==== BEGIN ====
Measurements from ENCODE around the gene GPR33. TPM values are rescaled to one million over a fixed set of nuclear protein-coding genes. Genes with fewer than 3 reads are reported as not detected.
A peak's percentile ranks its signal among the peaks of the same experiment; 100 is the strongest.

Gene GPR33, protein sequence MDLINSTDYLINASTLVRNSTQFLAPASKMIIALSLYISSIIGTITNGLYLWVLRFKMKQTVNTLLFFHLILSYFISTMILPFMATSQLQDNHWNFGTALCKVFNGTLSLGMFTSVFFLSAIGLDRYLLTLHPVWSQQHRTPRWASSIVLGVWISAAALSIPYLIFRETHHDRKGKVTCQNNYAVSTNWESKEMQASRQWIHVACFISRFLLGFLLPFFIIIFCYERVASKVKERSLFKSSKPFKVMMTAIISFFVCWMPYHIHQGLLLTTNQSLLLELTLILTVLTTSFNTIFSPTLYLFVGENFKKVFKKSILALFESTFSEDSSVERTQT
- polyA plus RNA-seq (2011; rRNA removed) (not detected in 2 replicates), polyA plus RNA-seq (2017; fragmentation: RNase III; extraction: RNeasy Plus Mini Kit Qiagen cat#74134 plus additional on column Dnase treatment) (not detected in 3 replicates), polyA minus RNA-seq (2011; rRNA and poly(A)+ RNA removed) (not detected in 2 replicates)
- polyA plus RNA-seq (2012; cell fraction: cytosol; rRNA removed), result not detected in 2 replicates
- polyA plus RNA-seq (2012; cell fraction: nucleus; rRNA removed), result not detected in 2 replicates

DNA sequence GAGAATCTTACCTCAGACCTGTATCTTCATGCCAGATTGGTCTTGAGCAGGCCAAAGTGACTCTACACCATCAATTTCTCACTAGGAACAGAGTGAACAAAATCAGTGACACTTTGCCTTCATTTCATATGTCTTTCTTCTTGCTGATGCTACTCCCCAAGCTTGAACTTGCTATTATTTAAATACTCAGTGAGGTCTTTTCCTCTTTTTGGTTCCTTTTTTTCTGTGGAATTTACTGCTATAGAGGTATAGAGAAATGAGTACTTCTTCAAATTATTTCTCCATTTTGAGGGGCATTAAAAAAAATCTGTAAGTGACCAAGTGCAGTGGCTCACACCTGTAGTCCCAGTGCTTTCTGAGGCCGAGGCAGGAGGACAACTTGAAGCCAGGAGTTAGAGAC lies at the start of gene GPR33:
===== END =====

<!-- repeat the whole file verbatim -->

Measurements from ENCODE around the gene GPR33. TPM values are rescaled to one million over a fixed set of nuclear protein-coding genes. Genes with fewer than 3 reads are reported as not detected.
A peak's percentile ranks its signal among the peaks of the same experiment; 100 is the strongest.

Gene GPR33, protein sequence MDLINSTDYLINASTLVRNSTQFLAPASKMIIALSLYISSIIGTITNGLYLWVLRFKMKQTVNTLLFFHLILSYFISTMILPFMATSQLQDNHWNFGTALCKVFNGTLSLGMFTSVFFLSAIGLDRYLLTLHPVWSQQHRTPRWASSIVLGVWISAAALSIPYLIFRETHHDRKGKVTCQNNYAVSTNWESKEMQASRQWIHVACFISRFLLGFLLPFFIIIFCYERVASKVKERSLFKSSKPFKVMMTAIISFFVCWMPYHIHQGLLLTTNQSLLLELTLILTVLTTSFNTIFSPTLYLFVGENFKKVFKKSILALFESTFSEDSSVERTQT
- polyA plus RNA-seq (2011; rRNA removed) (not detected in 2 replicates), polyA plus RNA-seq (2017; fragmentation: RNase III; extraction: RNeasy Plus Mini Kit Qiagen cat#74134 plus additional on column Dnase treatment) (not detected in 3 replicates), polyA minus RNA-seq (2011; rRNA and poly(A)+ RNA removed) (not detected in 2 replicates)
- polyA plus RNA-seq (2012; cell fraction: cytosol; rRNA removed), result not detected in 2 replicates
- polyA plus RNA-seq (2012; cell fraction: nucleus; rRNA removed), result not detected in 2 replicates

DNA sequence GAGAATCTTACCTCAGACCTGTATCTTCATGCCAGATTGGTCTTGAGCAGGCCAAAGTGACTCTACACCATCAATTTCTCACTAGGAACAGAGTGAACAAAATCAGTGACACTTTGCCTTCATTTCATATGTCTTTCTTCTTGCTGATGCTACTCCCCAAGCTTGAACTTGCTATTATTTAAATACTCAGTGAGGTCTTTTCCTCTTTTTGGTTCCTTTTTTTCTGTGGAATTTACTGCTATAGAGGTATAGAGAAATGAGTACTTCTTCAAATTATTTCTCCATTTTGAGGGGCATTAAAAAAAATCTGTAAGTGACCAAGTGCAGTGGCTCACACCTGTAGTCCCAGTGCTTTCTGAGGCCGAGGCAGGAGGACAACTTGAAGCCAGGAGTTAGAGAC lies at the start of gene GPR33: